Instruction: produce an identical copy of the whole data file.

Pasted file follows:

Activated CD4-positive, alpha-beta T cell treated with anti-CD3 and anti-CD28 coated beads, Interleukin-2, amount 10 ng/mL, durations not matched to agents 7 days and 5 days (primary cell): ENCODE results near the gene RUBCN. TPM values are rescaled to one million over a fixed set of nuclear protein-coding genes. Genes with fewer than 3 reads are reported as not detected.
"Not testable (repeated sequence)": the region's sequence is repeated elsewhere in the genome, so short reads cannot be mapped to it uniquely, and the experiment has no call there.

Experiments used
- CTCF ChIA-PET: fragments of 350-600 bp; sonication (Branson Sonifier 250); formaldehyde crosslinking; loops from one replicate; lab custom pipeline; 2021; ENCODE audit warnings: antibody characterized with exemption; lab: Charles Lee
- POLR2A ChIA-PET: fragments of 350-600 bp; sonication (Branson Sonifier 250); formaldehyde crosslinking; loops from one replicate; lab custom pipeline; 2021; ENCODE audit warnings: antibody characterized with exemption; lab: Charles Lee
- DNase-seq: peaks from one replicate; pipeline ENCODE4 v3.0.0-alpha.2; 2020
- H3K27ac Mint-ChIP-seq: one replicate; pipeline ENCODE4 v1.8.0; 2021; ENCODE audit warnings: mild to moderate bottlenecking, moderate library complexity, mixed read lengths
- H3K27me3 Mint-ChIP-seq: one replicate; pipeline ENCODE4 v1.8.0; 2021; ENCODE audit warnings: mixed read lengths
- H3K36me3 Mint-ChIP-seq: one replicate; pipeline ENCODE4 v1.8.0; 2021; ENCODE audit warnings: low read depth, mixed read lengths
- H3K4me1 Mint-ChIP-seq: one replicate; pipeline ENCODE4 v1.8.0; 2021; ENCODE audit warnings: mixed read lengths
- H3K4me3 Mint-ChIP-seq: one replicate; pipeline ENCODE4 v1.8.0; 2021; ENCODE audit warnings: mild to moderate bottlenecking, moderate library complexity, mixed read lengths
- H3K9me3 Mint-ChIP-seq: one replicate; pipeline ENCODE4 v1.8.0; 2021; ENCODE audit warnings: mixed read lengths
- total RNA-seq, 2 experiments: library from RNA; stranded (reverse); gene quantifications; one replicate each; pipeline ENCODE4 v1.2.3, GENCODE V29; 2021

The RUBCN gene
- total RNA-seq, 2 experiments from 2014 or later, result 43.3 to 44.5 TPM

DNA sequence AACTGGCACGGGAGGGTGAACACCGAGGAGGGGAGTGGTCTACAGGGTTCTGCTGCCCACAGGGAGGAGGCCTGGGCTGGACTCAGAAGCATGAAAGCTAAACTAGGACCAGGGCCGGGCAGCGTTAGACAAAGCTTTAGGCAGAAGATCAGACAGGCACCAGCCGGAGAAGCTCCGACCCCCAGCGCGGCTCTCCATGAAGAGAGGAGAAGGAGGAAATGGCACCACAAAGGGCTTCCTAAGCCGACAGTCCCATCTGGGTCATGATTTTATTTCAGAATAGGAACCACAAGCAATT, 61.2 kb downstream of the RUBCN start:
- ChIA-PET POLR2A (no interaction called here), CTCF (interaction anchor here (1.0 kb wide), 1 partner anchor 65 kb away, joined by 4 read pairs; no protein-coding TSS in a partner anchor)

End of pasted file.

Activated CD4-positive, alpha-beta T cell treated with anti-CD3 and anti-CD28 coated beads, Interleukin-2, amount 10 ng/mL, durations not matched to agents 7 days and 5 days (primary cell): ENCODE results near the gene RUBCN. TPM values are rescaled to one million over a fixed set of nuclear protein-coding genes. Genes with fewer than 3 reads are reported as not detected.
"Not testable (repeated sequence)": the region's sequence is repeated elsewhere in the genome, so short reads cannot be mapped to it uniquely, and the experiment has no call there.

Experiments used
- CTCF ChIA-PET: fragments of 350-600 bp; sonication (Branson Sonifier 250); formaldehyde crosslinking; loops from one replicate; lab custom pipeline; 2021; ENCODE audit warnings: antibody characterized with exemption; lab: Charles Lee
- POLR2A ChIA-PET: fragments of 350-600 bp; sonication (Branson Sonifier 250); formaldehyde crosslinking; loops from one replicate; lab custom pipeline; 2021; ENCODE audit warnings: antibody characterized with exemption; lab: Charles Lee
- DNase-seq: peaks from one replicate; pipeline ENCODE4 v3.0.0-alpha.2; 2020
- H3K27ac Mint-ChIP-seq: one replicate; pipeline ENCODE4 v1.8.0; 2021; ENCODE audit warnings: mild to moderate bottlenecking, moderate library complexity, mixed read lengths
- H3K27me3 Mint-ChIP-seq: one replicate; pipeline ENCODE4 v1.8.0; 2021; ENCODE audit warnings: mixed read lengths
- H3K36me3 Mint-ChIP-seq: one replicate; pipeline ENCODE4 v1.8.0; 2021; ENCODE audit warnings: low read depth, mixed read lengths
- H3K4me1 Mint-ChIP-seq: one replicate; pipeline ENCODE4 v1.8.0; 2021; ENCODE audit warnings: mixed read lengths
- H3K4me3 Mint-ChIP-seq: one replicate; pipeline ENCODE4 v1.8.0; 2021; ENCODE audit warnings: mild to moderate bottlenecking, moderate library complexity, mixed read lengths
- H3K9me3 Mint-ChIP-seq: one replicate; pipeline ENCODE4 v1.8.0; 2021; ENCODE audit warnings: mixed read lengths
- total RNA-seq, 2 experiments: library from RNA; stranded (reverse); gene quantifications; one replicate each; pipeline ENCODE4 v1.2.3, GENCODE V29; 2021

The RUBCN gene
- total RNA-seq, 2 experiments from 2014 or later, result 43.3 to 44.5 TPM

DNA sequence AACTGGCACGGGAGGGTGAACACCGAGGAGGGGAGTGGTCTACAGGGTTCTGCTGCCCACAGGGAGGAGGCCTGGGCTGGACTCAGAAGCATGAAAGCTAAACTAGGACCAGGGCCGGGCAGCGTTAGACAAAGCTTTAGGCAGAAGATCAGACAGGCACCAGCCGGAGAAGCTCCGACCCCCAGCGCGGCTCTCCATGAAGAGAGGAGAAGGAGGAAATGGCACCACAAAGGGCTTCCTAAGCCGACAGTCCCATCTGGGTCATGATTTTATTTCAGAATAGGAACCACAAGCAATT, 61.2 kb downstream of the RUBCN start:
- ChIA-PET POLR2A (no interaction called here), CTCF (interaction anchor here (1.0 kb wide), 1 partner anchor 65 kb away, joined by 4 read pairs; no protein-coding TSS in a partner anchor)